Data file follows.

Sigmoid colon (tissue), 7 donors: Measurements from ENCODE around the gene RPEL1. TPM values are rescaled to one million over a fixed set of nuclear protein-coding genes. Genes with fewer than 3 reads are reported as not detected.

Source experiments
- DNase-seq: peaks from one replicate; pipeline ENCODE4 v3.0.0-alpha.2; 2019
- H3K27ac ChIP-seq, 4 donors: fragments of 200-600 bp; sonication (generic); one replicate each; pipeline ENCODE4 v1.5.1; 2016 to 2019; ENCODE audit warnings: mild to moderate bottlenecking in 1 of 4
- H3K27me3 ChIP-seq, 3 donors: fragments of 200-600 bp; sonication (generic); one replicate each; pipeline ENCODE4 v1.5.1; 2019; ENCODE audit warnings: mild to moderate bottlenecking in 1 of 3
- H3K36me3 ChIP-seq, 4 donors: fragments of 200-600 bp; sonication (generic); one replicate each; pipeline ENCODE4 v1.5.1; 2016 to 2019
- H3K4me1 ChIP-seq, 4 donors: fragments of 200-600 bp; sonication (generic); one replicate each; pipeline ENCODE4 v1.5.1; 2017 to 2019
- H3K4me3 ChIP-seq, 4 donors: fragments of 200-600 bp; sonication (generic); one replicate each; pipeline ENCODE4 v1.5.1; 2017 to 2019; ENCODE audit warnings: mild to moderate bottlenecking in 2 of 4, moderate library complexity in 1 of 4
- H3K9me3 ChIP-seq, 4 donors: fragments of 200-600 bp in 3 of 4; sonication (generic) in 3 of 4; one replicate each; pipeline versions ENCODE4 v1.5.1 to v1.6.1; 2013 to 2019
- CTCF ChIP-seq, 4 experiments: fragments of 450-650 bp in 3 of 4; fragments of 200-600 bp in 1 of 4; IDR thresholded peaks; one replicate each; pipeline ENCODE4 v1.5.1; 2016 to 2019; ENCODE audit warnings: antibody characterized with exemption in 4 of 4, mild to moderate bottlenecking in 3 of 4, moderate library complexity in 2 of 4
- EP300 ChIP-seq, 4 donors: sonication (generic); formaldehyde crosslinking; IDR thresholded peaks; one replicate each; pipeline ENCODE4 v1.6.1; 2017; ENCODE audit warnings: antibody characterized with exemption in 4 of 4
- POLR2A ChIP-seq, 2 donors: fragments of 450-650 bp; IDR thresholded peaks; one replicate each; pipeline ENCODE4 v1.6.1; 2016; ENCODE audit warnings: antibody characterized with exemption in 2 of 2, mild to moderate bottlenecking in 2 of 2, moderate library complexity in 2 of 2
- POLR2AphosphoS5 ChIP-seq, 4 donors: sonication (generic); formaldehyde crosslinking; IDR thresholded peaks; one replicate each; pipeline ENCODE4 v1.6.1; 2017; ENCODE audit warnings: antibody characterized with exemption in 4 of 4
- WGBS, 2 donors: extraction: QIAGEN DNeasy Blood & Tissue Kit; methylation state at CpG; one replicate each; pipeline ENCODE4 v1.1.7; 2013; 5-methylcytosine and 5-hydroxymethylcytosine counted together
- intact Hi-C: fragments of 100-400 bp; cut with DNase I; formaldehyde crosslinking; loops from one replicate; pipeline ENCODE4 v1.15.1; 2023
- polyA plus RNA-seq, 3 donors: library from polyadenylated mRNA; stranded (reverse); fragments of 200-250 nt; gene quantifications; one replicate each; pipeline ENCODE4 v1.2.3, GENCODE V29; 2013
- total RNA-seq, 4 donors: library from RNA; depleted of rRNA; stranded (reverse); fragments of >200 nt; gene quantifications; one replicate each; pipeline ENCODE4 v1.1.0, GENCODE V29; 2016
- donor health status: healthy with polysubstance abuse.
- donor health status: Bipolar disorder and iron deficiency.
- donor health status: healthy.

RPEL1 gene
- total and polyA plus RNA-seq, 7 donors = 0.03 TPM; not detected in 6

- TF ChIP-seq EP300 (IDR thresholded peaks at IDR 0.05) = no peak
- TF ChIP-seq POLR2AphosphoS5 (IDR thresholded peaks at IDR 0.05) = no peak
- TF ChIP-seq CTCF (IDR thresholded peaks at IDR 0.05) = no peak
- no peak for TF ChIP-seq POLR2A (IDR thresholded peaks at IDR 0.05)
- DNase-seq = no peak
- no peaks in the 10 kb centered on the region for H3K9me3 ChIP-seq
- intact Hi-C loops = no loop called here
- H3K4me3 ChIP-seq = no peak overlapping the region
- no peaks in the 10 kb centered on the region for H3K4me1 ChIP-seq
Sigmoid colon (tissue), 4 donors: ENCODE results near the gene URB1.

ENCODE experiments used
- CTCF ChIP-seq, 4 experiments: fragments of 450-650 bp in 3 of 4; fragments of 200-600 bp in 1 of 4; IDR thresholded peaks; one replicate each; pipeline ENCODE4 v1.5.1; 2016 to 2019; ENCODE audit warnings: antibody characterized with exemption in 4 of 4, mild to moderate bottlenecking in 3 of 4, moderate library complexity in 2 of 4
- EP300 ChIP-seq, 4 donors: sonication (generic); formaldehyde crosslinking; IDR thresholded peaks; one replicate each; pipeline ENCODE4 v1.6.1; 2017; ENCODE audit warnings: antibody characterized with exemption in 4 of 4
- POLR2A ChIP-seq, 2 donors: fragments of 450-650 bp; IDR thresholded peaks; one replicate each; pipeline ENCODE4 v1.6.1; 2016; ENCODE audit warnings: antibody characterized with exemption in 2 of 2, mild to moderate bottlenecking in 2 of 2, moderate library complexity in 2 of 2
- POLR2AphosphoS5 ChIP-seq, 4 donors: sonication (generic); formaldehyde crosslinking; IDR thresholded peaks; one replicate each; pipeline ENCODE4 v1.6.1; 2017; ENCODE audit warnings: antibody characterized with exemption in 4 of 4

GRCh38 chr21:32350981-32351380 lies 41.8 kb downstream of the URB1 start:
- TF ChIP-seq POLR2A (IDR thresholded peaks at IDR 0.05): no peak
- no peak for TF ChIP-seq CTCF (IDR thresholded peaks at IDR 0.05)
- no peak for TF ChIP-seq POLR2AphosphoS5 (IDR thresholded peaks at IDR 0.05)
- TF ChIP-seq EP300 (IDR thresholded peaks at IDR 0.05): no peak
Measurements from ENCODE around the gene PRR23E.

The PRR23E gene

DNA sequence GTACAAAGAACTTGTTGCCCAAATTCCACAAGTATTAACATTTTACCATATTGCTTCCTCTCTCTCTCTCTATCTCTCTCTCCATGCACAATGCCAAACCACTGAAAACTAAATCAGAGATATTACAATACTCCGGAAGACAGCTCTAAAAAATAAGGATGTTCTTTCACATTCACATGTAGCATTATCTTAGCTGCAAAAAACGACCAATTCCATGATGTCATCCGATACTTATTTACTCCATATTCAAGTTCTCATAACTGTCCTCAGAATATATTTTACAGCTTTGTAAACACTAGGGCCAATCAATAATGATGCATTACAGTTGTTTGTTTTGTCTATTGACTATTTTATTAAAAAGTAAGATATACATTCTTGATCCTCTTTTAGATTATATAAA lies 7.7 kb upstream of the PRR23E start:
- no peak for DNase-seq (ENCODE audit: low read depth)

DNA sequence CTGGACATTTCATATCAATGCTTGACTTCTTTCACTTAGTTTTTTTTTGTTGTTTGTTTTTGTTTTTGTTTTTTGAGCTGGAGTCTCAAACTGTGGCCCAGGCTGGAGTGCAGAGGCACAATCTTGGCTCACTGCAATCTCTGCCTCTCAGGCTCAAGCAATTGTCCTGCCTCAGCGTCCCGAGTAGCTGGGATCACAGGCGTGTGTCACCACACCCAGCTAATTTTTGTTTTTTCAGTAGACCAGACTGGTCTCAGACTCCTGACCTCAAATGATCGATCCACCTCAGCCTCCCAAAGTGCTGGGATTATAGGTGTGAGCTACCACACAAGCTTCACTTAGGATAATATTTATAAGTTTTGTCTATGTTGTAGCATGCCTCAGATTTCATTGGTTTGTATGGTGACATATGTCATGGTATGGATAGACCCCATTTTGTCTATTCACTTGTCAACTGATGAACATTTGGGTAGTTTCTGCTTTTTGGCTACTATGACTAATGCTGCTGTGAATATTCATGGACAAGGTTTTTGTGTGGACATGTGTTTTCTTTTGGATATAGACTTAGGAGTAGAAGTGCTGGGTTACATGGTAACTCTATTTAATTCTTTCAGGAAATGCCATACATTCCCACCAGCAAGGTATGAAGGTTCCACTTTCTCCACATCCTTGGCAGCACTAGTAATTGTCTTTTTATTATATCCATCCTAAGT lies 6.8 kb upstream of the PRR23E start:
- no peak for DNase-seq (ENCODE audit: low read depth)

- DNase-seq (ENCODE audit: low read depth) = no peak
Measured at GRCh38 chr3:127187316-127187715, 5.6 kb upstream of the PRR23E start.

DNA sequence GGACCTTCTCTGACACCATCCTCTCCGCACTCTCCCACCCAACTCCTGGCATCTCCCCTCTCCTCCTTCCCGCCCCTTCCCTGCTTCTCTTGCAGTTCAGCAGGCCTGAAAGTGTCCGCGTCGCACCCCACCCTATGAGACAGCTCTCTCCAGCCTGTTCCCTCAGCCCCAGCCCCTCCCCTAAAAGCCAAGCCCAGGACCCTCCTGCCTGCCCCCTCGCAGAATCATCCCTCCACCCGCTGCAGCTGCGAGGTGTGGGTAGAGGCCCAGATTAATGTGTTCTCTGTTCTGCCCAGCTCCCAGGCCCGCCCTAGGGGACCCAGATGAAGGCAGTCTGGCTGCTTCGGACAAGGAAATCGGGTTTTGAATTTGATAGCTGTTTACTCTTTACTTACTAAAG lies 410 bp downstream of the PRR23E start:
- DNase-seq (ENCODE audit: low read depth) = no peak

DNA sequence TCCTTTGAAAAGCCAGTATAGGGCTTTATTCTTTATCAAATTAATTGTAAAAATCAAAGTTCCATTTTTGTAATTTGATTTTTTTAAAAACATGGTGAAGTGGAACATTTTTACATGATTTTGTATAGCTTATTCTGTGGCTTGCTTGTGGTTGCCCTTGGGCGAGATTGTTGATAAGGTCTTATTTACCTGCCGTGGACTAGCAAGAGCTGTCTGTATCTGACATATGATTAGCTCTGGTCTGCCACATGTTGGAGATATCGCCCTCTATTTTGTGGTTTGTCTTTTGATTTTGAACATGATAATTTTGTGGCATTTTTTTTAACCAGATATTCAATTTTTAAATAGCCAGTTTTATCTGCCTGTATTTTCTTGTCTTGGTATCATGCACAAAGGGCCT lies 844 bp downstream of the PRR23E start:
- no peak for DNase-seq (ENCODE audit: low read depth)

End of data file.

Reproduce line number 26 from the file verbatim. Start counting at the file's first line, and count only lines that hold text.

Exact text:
- no peak for TF ChIP-seq POLR2A (IDR thresholded peaks at IDR 0.05)